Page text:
Carey:

I feel like the attendant, the other person who's outside, like their initial reaction would be to go in and save them. But they really have to think about what damage that could cause further

Dan:

If they go in and they become unresponsive, they're not helping that first person. Plus, they're going to become involved in it as well.

Carey:

Yeah, absolutely. So you know so much about getting bin safety. How did you first get involved with it?

Dan:

Well, we first started our first grain rescue trailer back in 2010. And since then the program has grown and we've become partners with Nationwide Insurance, with Grain Bin Safety Week. So Grain Bin Safety Week is always the third full week in February. And that week is dedicated to the farmers to getting the information to talk about a zero entry mentality. But if you have to get in, what's the safe way to do it? But then what I kind of like about it is we work at it in both directions. Then we take in donations from sponsors and we turn that into grain rescue tubes and trainings for rural volunteer fire departments. From the safety side, I can't tell you how many people that we've helped because of the incident didn't happen from the rescue side we've trained 32 fire departments that have gone in and rescued somebody out of a bin. So that's extremely satisfying to be able to work and know that it's making a difference.

Carey:

That’s amazing! Alright, so we are going to take a quick break, and then we will be back.

Carey:

Over the last decade, farmers and farm families have experienced increasing pressures resulting in high levels of stress, mental health, and suicide. Farmers and farm workers feel more comfortable talking to friends and family when dealing with stress, but when someone expresses despair, hopelessness, or thoughts of suicide that conversation can create fear and insecurity at a time when someone needs you the most. According to the American Farm Bureau 2022 survey, farming communities recognize that stigma remains a factor in seeking mental health care. AgriSafe is meeting the needs of communities to better respond to mental health crisis through Agricultural Community QPR. QPR Training teaches laypeople and professionals to recognize and respond to mental health crisis using the approach of Question, Persuade, and Refer. Hear a farmer’s story. Learn about the unique challenges facing farmers that lead to stress, depression, and suicide. Practice communication with agricultural examples and learn about the resources available to help those in crisis. If you are interested in training go to www.agrisafe.org/qpr. Join agrisafe in a movement to decrease stigma and instill hope in the people that feed the world.

Carey:

Now, maybe in general and through training first responders, can you tell us how we can go ahead and try to prevent the grain bin related injuries in more deaths?

Dan:

Again, I mean, in the community, take a look at what can we do to advocate for grain bin safety. We always have to take a look at the weather and last year's crop that's going to tell us if there's going to be problems. So 2010 was the worst year on record in America for grain and golf and fatalities. 2020 ran a very close second to that. But as safety folks, we knew January 1st it was going to be a bad year. And that's because the year previous harvest was late and it was put away with the high moisture content. So that kind of spells a recipe that there's going to be problems in the next year with grain quality, which means there are going to be more people entering the bin. And if more people are entering, then of course you've got more potential for entrapment. There are some products that are coming onto the market after market to help break up the grain without having to get into the bend. And folks can Google search that.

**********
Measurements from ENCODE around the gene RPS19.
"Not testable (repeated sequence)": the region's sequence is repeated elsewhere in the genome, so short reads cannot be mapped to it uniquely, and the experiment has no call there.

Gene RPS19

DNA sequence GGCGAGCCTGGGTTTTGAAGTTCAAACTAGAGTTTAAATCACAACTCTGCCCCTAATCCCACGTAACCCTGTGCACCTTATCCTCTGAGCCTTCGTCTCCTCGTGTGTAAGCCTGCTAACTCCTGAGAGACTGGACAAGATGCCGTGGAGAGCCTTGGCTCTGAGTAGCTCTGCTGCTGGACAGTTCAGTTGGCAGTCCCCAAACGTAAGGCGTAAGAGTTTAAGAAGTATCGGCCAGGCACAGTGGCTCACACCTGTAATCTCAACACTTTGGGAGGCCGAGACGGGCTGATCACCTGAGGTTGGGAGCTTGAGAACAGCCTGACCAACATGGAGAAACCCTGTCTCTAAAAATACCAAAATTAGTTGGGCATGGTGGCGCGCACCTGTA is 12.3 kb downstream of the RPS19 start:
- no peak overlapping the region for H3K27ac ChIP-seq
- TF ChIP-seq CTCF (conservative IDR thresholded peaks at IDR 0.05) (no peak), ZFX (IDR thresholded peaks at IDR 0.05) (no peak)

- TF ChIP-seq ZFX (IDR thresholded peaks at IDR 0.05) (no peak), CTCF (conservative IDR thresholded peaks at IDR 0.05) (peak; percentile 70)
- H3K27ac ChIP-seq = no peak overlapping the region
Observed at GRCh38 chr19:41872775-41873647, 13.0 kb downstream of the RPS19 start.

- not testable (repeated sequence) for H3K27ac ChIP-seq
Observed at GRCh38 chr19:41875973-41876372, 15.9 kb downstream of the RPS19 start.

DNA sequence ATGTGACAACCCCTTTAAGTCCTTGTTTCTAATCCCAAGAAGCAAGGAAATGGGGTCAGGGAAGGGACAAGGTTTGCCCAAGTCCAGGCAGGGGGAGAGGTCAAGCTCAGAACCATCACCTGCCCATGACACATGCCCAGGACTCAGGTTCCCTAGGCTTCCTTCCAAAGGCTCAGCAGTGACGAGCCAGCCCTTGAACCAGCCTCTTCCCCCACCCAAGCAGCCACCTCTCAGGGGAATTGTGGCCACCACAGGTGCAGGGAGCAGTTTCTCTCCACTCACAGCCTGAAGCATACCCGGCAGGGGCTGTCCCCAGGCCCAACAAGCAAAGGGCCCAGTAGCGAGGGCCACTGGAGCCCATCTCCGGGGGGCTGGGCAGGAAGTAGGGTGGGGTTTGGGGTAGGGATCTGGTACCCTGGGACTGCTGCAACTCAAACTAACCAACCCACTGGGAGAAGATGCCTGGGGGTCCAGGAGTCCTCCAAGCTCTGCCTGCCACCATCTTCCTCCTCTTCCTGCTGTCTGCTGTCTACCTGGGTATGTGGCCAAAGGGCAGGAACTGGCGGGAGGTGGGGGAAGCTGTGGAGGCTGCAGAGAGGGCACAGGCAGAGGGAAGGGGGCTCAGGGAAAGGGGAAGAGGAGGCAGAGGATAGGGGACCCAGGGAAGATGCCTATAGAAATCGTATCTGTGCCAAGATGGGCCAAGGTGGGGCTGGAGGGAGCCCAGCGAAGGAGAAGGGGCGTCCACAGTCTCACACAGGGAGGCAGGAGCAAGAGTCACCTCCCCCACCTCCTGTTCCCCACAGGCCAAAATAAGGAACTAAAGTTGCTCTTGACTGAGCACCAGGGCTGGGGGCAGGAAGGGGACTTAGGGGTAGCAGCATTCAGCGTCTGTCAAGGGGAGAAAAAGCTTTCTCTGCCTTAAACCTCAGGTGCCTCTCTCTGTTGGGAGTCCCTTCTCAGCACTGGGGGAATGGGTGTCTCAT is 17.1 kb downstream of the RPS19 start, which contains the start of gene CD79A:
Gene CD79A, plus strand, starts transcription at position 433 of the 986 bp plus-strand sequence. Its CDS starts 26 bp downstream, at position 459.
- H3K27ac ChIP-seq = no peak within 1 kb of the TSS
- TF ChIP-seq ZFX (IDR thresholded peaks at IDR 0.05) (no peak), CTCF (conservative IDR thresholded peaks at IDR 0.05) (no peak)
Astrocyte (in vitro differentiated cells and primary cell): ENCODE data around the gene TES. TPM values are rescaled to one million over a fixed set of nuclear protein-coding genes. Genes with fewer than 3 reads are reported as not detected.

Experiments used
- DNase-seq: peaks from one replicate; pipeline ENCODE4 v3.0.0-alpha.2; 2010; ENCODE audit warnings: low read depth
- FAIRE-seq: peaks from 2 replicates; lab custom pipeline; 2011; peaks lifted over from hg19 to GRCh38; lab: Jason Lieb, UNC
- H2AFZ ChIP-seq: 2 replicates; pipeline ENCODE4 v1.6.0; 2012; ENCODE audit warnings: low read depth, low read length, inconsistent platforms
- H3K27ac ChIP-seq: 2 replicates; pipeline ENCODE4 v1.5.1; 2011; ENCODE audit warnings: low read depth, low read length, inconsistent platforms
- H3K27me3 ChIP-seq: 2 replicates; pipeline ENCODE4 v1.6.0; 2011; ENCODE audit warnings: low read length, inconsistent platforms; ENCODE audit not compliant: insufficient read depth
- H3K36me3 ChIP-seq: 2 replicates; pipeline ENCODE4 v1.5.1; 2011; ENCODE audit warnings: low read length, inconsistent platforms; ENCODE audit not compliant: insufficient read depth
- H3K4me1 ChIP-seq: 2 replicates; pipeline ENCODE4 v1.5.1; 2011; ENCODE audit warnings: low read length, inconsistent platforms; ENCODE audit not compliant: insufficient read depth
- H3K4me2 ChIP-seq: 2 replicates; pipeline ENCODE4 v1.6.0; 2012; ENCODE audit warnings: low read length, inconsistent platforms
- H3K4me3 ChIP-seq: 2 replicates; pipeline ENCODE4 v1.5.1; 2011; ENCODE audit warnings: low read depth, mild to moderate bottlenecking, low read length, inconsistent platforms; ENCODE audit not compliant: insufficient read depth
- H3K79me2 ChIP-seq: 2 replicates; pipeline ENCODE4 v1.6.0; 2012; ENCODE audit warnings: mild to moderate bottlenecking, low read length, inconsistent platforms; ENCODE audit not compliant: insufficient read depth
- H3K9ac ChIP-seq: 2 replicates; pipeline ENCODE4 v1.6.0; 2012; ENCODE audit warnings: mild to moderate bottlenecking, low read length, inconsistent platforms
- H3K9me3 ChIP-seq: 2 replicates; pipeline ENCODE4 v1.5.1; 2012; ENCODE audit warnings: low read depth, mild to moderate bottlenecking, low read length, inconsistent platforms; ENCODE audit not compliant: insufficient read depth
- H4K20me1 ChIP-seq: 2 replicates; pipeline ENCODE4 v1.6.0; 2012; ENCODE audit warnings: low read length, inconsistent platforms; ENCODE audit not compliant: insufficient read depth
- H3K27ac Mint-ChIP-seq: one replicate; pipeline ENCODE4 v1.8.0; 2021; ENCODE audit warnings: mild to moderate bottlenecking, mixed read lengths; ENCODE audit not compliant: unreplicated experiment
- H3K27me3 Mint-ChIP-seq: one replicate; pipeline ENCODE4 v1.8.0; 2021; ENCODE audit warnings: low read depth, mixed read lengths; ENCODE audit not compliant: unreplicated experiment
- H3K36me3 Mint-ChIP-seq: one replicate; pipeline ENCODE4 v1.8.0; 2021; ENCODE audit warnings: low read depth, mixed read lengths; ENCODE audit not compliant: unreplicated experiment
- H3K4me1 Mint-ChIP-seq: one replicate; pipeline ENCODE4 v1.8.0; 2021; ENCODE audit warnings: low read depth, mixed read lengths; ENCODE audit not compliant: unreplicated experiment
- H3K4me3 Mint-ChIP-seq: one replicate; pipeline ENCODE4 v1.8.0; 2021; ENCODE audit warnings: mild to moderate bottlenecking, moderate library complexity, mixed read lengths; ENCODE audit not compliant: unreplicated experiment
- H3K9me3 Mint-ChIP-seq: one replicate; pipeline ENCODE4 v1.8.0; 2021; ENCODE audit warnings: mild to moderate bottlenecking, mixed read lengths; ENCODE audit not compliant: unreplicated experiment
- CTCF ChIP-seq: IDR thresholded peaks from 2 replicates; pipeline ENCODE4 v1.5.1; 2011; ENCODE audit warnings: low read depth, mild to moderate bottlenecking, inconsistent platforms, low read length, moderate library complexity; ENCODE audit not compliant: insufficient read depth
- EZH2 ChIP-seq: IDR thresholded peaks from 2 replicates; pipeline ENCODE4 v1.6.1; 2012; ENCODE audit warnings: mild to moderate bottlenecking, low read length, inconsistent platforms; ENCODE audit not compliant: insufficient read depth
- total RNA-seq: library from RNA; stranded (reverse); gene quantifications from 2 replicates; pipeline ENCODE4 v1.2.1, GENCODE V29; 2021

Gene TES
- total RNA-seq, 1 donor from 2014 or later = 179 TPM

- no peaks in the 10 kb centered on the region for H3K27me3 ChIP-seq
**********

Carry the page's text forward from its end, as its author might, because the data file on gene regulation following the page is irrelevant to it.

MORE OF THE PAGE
Carey:

Yes, Absolutely. Well,…Dan, thank you again for being a guest on the Talking Total Farmer Health Podcast. We really appreciate all your information and helping our audience with sharing your knowledge.

Dan:

Thanks for getting the information out.

Carey:

Alright, now that we really understand why grain bin safety is so important, and we’ve heard some initiatives to help increase the survival chances in grain bin accidents… let’s go ahead and hear from our last guest, Chad Johnson from Nebraska, who has an invention that can help prevent grain bin injuries entirely. Alright, Chad, when you’re ready, please give us a bit of your background, and how you got involved in grain bin safety.

Chad:

Sure. Well, I actually had run a nonprofit in Aurora, Nebraska. Part of those opportunities were for students to solve local problems. And my son actually got to solve a problem building a robot for another purpose. And our local farmer friends saw this robot and said, Man, if you can do that, build me one to keep me out of a grain bin. Interesting part. My son and I had never been in a grain bin before we started working on this project, so we were a little naive and said, Sure, no problem thinking that, you know, how hard can it be, you know? So, but as we've started to go through this whole process, it really has opened our eyes on how dangerous grain bins are and and the sad stories of near-misses and and accidents and deaths. Just drive us to build this tool so that it is useful enough that the farmers will take advantage of it.